The Clean Water Blog

Victory! Public Financing for Howard County Elections in 2022!

On Monday night, the Howard County Council overturned Kittleman’s veto, and we now have a Citizens’ Election Fund (CB30) to enable candidates to run without deep pocketed special interest money.

Why does Clean Water Action care about how elections are funded?

CB30 makes it possible for candidates to run for office without courting large dollar amount donors. In fact, it forbids participating candidates from getting donations over $250 from any individual. That means that candidates can campaign to the general public, not a couple of wealthy donors.

We believe that democracy is stronger when candidates can run without soliciting money from deep pocketed interests. These candidates will not be expected to cater to a few, but instead to the broader community. Yes, we have some great candidates and politicians now, but it is a major step forward to have candidates that don't have the shadow of special interest money over them.

But I don’t like the idea of paying for people to run for office…

We love CB30 because it is Howard County’s way of investing in democracy. So many residents complain about the influence of money in politics - this program allows candidates to run on their merits, with broad, community support instead of deep-pocketed, private support.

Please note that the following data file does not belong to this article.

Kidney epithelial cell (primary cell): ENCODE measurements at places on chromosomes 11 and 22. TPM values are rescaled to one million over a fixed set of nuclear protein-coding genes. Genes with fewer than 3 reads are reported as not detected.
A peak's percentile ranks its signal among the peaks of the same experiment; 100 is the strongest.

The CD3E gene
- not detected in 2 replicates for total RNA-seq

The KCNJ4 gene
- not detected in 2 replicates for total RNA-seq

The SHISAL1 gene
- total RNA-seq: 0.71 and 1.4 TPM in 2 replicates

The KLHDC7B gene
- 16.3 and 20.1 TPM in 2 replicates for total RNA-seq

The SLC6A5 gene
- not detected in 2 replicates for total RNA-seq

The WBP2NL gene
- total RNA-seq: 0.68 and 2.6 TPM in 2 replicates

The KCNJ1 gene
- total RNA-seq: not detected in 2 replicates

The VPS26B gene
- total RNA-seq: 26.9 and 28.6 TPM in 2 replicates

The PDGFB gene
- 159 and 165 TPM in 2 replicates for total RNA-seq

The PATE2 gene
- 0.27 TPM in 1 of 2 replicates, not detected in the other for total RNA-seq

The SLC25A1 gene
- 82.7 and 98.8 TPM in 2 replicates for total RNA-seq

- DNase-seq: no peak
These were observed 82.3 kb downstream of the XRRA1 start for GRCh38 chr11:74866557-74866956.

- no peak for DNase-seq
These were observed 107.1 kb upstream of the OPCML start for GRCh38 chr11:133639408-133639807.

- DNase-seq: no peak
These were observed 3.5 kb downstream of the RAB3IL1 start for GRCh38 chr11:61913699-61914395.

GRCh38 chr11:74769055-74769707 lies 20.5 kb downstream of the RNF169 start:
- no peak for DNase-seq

Candidates still have to do a lot of fundraising before they’re eligible for the fund - to prove that they're real, viable candidates that have significant community support. To run for county executive, candidates need 500 qualifying contributions from county residents, and those running for county council need at least 125.

But why couldn't it have just been a voluntary fund?

Voluntary funds (like the state Fair Campaign Finance Fund) don't accrue enough money to make the program sustainable. Maryland's Fair Campaign Finance Fund, funded by voluntary “check offs” on state income taxes, has slowly accumulated money for the last twenty years. But two campaigns in 2014 (including Governor Hogan’s successful bid), depleted the fund so much that it would not have been available for the next candidate. Fortunately, Governor Hogan replenished the fund in his budget, investing public money in a system that allows a candidate not beholden to the state party system or with access to major donors to run a competitive campaign.

The state campaign fund was not sustainable - despite twenty years of voluntary checkoffs. That is why it is so important that Howard County directly invests in the Citizens' Election Fund.